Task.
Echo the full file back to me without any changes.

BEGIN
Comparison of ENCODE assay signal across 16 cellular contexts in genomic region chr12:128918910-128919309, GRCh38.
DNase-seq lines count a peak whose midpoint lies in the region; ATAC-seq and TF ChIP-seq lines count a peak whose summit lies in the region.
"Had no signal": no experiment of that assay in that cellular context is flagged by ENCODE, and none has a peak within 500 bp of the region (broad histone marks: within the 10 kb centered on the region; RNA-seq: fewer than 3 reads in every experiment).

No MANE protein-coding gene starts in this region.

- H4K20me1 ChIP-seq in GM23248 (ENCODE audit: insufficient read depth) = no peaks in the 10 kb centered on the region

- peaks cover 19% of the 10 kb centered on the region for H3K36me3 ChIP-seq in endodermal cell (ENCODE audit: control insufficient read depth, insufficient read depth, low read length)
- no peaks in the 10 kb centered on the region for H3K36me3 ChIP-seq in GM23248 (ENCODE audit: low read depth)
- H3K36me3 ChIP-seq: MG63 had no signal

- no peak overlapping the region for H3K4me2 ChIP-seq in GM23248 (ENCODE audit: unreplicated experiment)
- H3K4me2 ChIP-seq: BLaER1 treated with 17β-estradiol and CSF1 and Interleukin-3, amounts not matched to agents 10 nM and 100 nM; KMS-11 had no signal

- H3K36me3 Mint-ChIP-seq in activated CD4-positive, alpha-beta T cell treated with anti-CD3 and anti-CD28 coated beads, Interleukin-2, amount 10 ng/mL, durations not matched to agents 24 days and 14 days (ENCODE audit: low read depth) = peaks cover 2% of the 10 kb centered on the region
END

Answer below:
Comparison of ENCODE assay signal across 16 cellular contexts in genomic region chr12:128918910-128919309, GRCh38.
DNase-seq lines count a peak whose midpoint lies in the region; ATAC-seq and TF ChIP-seq lines count a peak whose summit lies in the region.
"Had no signal": no experiment of that assay in that cellular context is flagged by ENCODE, and none has a peak within 500 bp of the region (broad histone marks: within the 10 kb centered on the region; RNA-seq: fewer than 3 reads in every experiment).

No MANE protein-coding gene starts in this region.

- H4K20me1 ChIP-seq in GM23248 (ENCODE audit: insufficient read depth) = no peaks in the 10 kb centered on the region

- peaks cover 19% of the 10 kb centered on the region for H3K36me3 ChIP-seq in endodermal cell (ENCODE audit: control insufficient read depth, insufficient read depth, low read length)
- no peaks in the 10 kb centered on the region for H3K36me3 ChIP-seq in GM23248 (ENCODE audit: low read depth)
- H3K36me3 ChIP-seq: MG63 had no signal

- no peak overlapping the region for H3K4me2 ChIP-seq in GM23248 (ENCODE audit: unreplicated experiment)
- H3K4me2 ChIP-seq: BLaER1 treated with 17β-estradiol and CSF1 and Interleukin-3, amounts not matched to agents 10 nM and 100 nM; KMS-11 had no signal

- H3K36me3 Mint-ChIP-seq in activated CD4-positive, alpha-beta T cell treated with anti-CD3 and anti-CD28 coated beads, Interleukin-2, amount 10 ng/mL, durations not matched to agents 24 days and 14 days (ENCODE audit: low read depth) = peaks cover 2% of the 10 kb centered on the region